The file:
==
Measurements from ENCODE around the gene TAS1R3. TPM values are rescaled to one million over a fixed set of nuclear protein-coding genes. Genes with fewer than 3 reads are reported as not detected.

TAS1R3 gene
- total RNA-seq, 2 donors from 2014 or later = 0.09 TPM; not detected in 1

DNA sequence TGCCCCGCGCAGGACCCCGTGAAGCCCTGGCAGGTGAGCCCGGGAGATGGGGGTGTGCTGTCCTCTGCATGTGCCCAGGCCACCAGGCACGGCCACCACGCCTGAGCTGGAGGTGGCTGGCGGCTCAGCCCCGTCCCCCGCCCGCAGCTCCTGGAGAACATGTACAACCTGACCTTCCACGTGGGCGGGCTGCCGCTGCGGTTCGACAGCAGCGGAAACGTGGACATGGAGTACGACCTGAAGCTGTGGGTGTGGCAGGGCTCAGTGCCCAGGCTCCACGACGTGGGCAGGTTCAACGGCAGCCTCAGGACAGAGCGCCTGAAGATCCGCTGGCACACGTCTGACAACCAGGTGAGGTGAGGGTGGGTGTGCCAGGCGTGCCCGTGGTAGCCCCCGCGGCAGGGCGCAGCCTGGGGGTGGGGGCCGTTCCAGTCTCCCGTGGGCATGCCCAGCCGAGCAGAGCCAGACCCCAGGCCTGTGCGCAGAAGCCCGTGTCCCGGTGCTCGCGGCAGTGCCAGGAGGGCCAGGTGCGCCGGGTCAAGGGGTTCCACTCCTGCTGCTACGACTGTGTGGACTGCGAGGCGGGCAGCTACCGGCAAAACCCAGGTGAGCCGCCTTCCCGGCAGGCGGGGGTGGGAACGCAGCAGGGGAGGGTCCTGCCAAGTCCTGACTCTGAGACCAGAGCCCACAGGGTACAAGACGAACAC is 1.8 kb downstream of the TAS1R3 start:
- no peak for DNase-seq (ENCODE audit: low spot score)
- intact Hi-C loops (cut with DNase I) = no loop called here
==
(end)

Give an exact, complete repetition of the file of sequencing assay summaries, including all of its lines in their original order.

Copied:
Measurements from ENCODE around the gene TAS1R3. TPM values are rescaled to one million over a fixed set of nuclear protein-coding genes. Genes with fewer than 3 reads are reported as not detected.

TAS1R3 gene
- total RNA-seq, 2 donors from 2014 or later = 0.09 TPM; not detected in 1

DNA sequence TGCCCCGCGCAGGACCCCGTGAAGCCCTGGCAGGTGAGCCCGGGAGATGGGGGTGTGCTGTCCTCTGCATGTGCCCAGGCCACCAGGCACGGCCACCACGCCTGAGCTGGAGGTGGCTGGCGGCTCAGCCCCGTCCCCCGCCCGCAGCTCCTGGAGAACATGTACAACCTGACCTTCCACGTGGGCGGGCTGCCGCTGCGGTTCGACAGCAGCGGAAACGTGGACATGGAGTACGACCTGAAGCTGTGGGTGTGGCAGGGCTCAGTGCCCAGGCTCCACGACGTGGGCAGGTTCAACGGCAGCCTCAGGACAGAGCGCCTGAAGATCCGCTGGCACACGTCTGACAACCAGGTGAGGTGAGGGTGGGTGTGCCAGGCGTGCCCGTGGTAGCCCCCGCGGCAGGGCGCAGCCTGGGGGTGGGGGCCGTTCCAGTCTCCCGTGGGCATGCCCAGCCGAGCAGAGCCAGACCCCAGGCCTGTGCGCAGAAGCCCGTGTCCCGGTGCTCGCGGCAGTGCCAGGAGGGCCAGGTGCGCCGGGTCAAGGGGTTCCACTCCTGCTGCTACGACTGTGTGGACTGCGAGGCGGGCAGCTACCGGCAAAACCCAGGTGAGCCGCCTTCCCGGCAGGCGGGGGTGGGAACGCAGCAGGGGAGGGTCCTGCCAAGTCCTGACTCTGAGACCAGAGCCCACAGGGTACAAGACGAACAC is 1.8 kb downstream of the TAS1R3 start:
- no peak for DNase-seq (ENCODE audit: low spot score)
- intact Hi-C loops (cut with DNase I) = no loop called here